Chicago is Frank Sinatra’s kind of town; if Liza Minnelli can make it in New York, N.Y., she can make it anywhere; Tony Bennett left his you-know-what in San Francisco. And Billy Joel’s musical muse is Allentown. Allentown?
This previously neglected industrial city of 103,000 in eastern Pennsylvania is usually noted as the home of Alpo, the birthplace of Chrysler’s Lee Iacocca, and the 1777 hiding place of the Liberty Bell. But that was before Billy Joel wrote the song Allentown, his pop paean to the nation’s—and Allen-town’s—unemployed. To an uptempo beat on his hit album The Nylon Curtain, Joel sings: We’re all living here in Allentown/And they’re closing all the factories down./Out in Bethlehem they’re killing time/Filling out forms, standing in line…/Well, I’m living here in Allentown/And it’s hard to keep a good man down./But I won’t be getting up today/And it’s very hard to stay.
It’s more a bitter than a sweet municipal melody. Nonetheless, the locals love it for putting them on the musical map. They love Billy Joel, too. In fact, 6,440 fans gave him a standing ovation when he stalked onstage last week at neighboring Bethlehem’s Lehigh University (Allentown didn’t have a hall large enough for the show); they brought the house down when he opened the show singing Allentown’s name; they stood cheering for five minutes when he made Allentown his third and final encore. At the end of it all, Joel offered his definitive comment on the notoriety Allentown has been getting—in great measure because of his song. “Don’t,” he barked, “take any shit from anybody.”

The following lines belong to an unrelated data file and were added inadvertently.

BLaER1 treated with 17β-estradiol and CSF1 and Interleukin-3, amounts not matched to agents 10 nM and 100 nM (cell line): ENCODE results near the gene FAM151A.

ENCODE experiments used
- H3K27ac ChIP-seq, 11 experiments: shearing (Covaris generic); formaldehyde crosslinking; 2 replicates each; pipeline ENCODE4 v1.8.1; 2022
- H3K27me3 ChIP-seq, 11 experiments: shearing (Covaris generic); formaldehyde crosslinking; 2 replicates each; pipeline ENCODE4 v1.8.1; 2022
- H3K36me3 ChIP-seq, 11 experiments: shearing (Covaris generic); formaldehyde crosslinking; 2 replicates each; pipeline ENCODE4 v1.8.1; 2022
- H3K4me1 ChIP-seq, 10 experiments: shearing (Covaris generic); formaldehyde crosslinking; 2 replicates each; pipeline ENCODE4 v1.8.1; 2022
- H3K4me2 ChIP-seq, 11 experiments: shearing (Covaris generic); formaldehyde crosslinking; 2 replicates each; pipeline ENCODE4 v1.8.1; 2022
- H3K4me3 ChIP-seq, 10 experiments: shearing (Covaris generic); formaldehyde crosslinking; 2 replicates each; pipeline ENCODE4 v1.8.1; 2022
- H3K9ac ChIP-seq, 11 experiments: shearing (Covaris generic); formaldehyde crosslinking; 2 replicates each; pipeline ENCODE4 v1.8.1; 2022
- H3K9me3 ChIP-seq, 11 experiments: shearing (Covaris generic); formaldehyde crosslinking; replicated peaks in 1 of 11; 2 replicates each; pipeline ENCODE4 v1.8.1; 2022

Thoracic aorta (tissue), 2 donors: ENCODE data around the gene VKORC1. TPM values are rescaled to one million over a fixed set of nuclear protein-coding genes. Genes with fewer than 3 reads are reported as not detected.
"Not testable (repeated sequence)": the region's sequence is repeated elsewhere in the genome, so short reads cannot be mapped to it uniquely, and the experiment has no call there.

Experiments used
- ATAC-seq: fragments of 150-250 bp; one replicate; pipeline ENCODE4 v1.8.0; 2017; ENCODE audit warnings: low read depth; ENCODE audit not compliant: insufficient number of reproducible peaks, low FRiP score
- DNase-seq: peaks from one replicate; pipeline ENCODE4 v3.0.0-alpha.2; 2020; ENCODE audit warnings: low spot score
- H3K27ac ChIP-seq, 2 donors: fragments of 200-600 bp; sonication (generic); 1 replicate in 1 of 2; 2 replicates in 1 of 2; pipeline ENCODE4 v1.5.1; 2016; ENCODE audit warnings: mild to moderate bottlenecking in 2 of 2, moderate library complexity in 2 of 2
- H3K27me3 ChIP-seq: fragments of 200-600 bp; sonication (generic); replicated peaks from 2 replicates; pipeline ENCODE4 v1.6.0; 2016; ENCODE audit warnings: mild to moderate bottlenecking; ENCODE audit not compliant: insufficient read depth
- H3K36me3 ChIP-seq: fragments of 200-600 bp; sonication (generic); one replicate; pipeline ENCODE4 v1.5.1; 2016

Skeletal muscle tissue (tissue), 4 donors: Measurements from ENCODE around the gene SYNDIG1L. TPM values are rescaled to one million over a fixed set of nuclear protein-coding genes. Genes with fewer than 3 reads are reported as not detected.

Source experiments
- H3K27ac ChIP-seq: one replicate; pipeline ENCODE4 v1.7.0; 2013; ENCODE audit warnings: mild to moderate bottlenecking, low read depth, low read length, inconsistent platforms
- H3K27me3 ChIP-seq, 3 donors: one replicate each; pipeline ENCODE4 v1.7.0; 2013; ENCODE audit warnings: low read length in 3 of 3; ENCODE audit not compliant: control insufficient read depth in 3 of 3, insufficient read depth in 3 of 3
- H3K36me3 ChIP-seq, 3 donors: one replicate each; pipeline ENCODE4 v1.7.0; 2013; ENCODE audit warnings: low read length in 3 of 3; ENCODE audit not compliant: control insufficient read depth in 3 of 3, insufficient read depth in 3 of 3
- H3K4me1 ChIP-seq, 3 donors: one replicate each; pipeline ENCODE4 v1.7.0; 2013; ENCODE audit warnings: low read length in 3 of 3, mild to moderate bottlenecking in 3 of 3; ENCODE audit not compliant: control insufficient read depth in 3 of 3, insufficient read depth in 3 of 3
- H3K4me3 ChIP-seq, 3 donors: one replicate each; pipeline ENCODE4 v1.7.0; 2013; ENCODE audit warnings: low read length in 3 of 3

Before the show Joel reluctantly accepted honorary Allentown citizenship and the key to the city from Mayor Joseph Daddona. “I just wrote a song,” he demurs. “I’m not Thomas Edison. Let’s not blow it all out of proportion.”
Joel says his song isn’t a putdown of Allentown. “Allentown is a metaphor for America,” he explains. “It sounds like Jimmytown, Bobbyburgh, Anytown. It just sounds real American. It’s a symbol of a town that’s having financial difficulties.” In fact, Allentown’s problems are not much worse than the rest of the country’s. Unemployment in the surrounding Lehigh Valley is 11.6 percent, only a bit above the national rate. Mack Trucks of Allentown extended its holiday shutdown, and nearby Bethlehem Steel has announced further cutbacks. But Allentown is proud. It has twice been named by the National Municipal League an All-America City, arid it has a slogan: “Allentown has it all.”
So why isn’t the city enraged? “Allentown is a gritty song about a gritty city,” asserted Mayor Daddona. “Sure, we have some unemployment and some unfulfilled dreams, but who doesn’t? We are a city of strong, hardworking people who face their problems.” Besides, he adds, “It’s an upbeat melody.” Even the Chamber of Commerce president, George South-worth, calls it “a plus for us.” And John Toggart, vice-president of the United Steelworkers of America local (which during the holiday week had only 100 of its 3,400 members working), said the song “brought to the attention of the more secure people here—the ones with jobs—that we’re suffering.”
Only Allentown’s Morning Call deplores the ditty. “We would advise Mr. Joel to skip the Lehigh Valley on this tour,” it editorialized. Judging from Joel’s lyrics, it said, “Allentonians either can’t afford the price of a ticket to a Billy Joel concert [$12.50] or are so depressed that they have taken to their beds.”
Joel went out of his way, over the protests of his road crew, to cram this show into a 30-city tour. “The people here provided me with a living,” he says gracefully, “places like this, where I made my bread and butter when I started touring in 1971.” He told his audience: “It’s good to be back.”
Besides, Joel concedes, people who live in funny towns shouldn’t throw stones. “I came from a town called Hicksville,” the Long Islander admitted on a local radio show, “and the people in New York City used to laugh. ‘You’re from Hicksville—ha, ha.’ Actually, the area of Hicksville I lived in was called Levittown. Believe it or not, I tried to write the song Levittown before I tried to write Allentown, but it didn’t sing as well.”